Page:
Jim Hoey: Back in 2010 the Twins traded Carlos Gomez for J.J. Hardy and then a year later they traded Hardy for Hoey and Brett Jacobson. Whatever you thought of the Gomez-for-Hardy swap the Hardy-for-Hoey trade was a terrible, misguided idea that looks even worse now. Hoey threw 25 awful innings for the Twins, who lost him for nothing on waivers a year after the trade, and Jacobson was released from Double-A. Hoey is now playing independent ball.


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August 7, 2012

Twins Notes: Valencia, Nishioka, Wimmers, Gibson, Plouffe, and Morneau

Trevor Plouffe's thumb injury and the lack of other decent, healthy infielders on the 40-man roster convinced the Twins to turn back to Danny Valencia despite his hitting .250/.289/.399 with a 40-to-15 strikeout-to-walk ratio in 69 games at Triple-A following his mid-May demotion. Plouffe remains on the disabled list, but after one week with Valencia the Twins decided they'd seen enough and traded him to the Red Sox for rookie-ball outfielder Jeremias Pineda.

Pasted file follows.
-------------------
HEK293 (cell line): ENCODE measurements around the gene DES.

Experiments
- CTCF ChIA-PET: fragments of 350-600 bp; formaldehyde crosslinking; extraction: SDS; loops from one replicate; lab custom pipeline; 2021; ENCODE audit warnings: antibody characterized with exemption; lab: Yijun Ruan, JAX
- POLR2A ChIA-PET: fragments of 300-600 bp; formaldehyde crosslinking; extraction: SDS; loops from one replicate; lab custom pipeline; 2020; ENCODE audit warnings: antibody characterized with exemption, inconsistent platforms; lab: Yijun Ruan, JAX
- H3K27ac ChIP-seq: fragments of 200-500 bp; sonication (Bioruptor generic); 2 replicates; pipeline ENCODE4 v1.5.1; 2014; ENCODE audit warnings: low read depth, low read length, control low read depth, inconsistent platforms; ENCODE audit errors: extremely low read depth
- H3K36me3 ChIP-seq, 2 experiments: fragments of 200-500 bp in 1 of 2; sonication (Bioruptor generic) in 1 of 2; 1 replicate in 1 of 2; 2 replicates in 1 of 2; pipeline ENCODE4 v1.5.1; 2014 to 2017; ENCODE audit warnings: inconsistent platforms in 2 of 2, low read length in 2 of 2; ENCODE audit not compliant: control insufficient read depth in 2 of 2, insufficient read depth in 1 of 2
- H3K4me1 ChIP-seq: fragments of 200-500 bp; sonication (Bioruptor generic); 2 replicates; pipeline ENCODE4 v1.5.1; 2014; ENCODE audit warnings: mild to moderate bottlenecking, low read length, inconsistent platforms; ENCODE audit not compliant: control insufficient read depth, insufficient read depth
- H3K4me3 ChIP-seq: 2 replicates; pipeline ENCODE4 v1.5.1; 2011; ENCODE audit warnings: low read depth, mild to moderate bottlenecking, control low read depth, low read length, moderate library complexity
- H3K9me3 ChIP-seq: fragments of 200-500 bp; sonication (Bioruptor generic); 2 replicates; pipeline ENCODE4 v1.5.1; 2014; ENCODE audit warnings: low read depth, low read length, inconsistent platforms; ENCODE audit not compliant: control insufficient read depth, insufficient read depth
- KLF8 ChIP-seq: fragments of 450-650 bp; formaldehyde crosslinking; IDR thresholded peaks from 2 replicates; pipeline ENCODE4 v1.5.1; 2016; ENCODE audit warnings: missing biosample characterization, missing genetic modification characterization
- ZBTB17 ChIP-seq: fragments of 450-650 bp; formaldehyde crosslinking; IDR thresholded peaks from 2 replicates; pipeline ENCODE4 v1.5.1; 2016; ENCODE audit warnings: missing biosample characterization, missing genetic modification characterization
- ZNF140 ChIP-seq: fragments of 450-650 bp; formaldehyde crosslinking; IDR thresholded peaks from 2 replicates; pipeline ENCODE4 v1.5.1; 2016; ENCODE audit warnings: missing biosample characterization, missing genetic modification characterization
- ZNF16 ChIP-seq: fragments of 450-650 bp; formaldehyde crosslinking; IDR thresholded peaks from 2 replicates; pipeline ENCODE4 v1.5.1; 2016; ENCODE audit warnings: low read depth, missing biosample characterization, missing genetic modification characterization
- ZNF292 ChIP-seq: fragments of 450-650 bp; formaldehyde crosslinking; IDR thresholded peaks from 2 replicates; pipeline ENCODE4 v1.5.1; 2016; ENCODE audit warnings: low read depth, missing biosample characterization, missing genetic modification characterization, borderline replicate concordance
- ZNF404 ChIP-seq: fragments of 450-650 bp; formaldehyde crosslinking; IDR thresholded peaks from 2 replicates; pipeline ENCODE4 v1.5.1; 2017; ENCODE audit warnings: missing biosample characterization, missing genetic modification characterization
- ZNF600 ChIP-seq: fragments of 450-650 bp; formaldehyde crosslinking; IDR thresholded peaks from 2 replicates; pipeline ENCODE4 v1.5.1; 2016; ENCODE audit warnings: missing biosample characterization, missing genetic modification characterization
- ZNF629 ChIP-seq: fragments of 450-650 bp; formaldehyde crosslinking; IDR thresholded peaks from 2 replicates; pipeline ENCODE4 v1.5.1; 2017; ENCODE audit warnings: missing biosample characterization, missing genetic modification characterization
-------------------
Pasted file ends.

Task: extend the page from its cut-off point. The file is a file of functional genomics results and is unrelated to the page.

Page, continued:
Pineda's lofty .421 batting average looks pretty, but a month of Gulf Coast League action doesn't mean much and his 22-to-5 strikeout-to-walk ratio isn't particularly impressive from a 21-year-old competing against teenagers. He's fast and might some day develop into a decent prospect, but Pineda is little more than a toss-in right now. Make no mistake about it: Valencia was essentially given away by the Twins. And it's hard to blame them.